37. Rapsody: Eve (Jamla/Roc Nation)
  38. The National: I Am Easy to Find (4AD)
  39. Guy Clark: The Best of the Dualtone Years (Dualtone '17)
  40. Youssou Ndour: History (Naïve/Believe): Between 1999 and 2010, Nonesuch backed four superb N'Dour studio albums and a worthy live recap, but then his discography got hard to track: seven albums/EPs by my count, the three Senegal-mainlys markedly superior to the Euro-American crossover bids. As sheer output, this speaks well of a mbalax tycoon and sometime pol who'll turn 60 in October. But the international product isn't up to Nonesuch standards--too eager to please for such a titan. This one, on the French indie that just backed Salif Keita's first album in nine years, is shrewder. It's a ballad album--there are tama drums, sure, but none of the hectic clatter that's riled up long-legged male Senegalese dancers everywhere I've seen N'Dour except Carnegie Hall. N'Dour's voice is barely diminished, a slight burr detectable here and there. But he has the grace to share leads on four of 10 tracks: two sampled from long-gone, rough-voiced Afro-crossover pioneer Babatunde Olatungi, another by Swedish-Nigerian youngblood Mohombi, and best in show Swedish-Gambian Seinabo Sey's transformation of N'Dour's historical "Birima" into a contemporary pride song of her own. Nor is that the only N'Dour standard reimagined here. The man has world tour to crush. He's got his head up and he's not screwing around. A-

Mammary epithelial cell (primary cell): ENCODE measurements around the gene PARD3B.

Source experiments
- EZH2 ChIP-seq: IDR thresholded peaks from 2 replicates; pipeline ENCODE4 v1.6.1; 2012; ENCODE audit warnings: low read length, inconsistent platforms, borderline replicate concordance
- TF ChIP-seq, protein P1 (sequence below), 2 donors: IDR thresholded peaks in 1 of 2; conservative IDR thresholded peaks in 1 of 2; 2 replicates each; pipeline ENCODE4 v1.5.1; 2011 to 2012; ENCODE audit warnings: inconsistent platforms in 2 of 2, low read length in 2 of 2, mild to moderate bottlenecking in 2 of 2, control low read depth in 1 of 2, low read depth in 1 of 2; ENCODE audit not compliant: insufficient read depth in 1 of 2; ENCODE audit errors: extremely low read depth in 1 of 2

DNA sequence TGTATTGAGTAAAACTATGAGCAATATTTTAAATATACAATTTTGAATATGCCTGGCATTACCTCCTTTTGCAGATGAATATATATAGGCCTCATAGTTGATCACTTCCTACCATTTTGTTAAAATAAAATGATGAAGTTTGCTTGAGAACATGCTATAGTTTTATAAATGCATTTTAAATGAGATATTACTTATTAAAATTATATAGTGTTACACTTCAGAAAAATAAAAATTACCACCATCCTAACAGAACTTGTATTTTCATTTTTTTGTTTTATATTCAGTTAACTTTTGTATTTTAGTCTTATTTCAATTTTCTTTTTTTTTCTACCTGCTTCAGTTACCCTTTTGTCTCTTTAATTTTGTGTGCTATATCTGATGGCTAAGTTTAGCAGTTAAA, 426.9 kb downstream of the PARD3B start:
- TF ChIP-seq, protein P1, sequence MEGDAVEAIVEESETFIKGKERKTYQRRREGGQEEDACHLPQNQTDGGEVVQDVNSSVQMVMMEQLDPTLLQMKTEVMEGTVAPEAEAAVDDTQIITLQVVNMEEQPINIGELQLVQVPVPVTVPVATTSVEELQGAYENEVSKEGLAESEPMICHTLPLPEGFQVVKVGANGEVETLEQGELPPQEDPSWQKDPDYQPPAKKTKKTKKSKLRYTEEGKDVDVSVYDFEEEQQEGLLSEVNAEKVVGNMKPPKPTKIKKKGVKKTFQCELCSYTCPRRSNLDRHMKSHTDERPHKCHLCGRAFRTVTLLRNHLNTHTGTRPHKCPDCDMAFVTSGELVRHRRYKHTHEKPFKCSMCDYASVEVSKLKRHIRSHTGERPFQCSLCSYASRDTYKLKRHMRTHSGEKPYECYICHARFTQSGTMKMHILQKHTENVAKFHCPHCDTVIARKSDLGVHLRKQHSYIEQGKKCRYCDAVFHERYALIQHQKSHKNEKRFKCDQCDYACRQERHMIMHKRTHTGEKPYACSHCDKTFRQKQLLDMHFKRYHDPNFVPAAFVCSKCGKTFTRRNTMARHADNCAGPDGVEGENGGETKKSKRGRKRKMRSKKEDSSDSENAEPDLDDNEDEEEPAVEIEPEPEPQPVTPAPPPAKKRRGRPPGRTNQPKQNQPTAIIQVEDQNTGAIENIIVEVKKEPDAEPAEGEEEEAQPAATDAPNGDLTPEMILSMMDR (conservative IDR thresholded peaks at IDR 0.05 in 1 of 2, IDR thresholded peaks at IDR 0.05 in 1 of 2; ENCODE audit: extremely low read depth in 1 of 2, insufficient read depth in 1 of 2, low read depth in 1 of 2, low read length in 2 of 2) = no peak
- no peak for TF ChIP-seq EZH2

41. Rachid Taha: Je Suis Africain (Naïve/Believe)
  42. Taylor Swift: Lover (Republic)
  43. Hama Sankare: Ballébé (Clermont Music '18): Sankare is a calabash specialist in his fifties who's added crucial percussion to many Malian records without ever taking the lead. Given his deep, precise baritone and conceptual reach, this was probably a loss, although you could also say he waited until he was ready, because his debut collection never falters. The steel guitars of folk-scene veteran Cindy Cashdollar add alien colors that fit right in, but the sure shot is the lead "Middo Wara," remixed to highlight loops and such by electronic wizard David Harrow and then reremixed in a slightly longer, even more striking all-instrumental mix toward the album's end. Despite the package's brief English-language summaries, I do find myself wondering what this manifestly thoughtful, resonantly tender singer is telling Bambara speakers--he sings with such distinction that I'd like a chance to feel the full force of his message. But this is the kind of African record so musically deft that such niceties end up not mattering much. A-